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The 1st October marks 10 years since the European Union Monitoring Mission (EUMM) was deployed to Georgia. For a decade, the EUMM has contributed to enhanced security and stability, conducting over 65,000 patrols on the ground. Over 1,700 EU nationals have served in the Mission over the years. That these staff have come from all 28 EU Member States is the strongest possible testament to the commitment of the entire European Union to this Mission. The Mission focuses on enhancing stability, monitoring the situation and rights of the people most affected by the conflict, building confidence and reporting factually.
The use of force must always abide by international law, including international humanitarian law and human rights law, and this fully applies to autonomous weapons systems. States – and human beings – remain responsible and accountable for their behaviour in an armed conflict, even if it involves the use of autonomous weapons.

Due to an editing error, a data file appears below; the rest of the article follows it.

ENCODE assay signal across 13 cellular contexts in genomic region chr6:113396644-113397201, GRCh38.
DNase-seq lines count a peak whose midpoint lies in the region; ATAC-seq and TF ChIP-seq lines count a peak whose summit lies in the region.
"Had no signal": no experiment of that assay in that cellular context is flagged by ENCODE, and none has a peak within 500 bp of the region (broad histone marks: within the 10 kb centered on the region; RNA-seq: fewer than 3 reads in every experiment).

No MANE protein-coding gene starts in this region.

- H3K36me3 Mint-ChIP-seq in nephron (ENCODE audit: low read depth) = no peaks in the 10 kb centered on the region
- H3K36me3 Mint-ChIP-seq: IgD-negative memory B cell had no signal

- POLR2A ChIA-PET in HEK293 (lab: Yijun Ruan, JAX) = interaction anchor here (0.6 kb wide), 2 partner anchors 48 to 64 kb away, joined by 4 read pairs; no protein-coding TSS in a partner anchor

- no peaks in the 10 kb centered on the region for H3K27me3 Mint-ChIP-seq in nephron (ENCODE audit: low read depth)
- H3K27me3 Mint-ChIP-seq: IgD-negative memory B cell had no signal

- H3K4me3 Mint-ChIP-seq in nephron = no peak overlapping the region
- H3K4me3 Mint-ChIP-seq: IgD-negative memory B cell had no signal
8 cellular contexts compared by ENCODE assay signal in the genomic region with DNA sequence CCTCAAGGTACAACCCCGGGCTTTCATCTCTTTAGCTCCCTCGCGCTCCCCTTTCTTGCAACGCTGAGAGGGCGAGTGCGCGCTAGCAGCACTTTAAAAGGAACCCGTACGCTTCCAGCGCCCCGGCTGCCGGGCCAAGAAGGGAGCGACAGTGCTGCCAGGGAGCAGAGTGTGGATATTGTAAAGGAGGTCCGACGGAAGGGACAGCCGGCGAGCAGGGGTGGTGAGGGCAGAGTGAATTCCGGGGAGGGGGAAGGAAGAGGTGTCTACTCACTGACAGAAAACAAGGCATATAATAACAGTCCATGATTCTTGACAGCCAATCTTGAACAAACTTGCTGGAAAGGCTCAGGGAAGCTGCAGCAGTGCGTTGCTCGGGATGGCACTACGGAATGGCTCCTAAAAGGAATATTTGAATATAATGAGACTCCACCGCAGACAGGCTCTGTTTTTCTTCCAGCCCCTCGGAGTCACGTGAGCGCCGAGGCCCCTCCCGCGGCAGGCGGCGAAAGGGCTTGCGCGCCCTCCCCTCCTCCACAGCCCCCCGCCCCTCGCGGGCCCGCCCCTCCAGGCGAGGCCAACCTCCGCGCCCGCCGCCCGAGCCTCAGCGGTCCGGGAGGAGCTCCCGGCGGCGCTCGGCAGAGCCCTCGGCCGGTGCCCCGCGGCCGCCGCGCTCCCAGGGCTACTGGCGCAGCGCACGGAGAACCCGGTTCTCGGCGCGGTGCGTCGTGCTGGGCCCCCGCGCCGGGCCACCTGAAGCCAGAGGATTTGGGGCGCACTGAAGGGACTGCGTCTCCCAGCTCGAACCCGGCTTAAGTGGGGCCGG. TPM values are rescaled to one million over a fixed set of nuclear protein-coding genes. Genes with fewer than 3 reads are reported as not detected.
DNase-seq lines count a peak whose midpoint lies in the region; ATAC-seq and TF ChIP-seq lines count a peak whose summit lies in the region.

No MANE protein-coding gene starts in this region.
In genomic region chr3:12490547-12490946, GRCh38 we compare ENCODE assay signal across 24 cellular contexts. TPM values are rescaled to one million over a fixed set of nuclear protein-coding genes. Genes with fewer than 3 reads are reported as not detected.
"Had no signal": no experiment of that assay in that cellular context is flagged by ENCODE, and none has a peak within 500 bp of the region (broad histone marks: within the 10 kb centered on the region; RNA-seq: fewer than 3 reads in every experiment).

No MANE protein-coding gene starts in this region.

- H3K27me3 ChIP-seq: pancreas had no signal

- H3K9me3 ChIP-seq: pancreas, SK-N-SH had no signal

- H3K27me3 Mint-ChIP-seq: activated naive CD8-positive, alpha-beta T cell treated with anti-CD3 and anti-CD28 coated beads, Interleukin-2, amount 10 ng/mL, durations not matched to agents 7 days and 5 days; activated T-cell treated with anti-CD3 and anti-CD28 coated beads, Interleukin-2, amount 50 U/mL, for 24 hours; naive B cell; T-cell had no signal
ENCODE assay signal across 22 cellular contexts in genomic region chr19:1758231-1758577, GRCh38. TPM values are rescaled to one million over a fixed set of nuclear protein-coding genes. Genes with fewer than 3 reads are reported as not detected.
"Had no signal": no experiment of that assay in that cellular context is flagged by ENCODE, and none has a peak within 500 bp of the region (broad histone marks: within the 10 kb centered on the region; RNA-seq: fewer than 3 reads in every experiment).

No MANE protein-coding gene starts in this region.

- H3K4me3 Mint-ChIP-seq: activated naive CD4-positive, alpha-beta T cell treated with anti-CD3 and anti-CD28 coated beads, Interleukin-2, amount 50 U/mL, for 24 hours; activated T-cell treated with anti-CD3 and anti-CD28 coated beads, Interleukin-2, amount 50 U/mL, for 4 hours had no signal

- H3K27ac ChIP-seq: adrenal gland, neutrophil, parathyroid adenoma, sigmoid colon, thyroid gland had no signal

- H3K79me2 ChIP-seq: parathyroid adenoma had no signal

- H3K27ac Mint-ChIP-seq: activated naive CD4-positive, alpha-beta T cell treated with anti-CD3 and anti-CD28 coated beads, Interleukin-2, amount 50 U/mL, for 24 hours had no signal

How governments should manage the rise of Artificial Intelligence (AI) to ensure we harness the opportunities while also addressing the threats of the digital era is one of the major strands of open debate the EU has initiated together with tech leaders.
Six EU military missions and operations are currently active in Europe's wider neighbourhood to support peace and security under the Common Security and Defence Policy (CSDP). These military missions and, more generally, recent progress on EU defence matters have often been in the forefront of public discussion. However, addressing complex security challenges in fragile partner countries also requires substantial civilian support and the EU has indeed currently ten civilian missions operating in the field.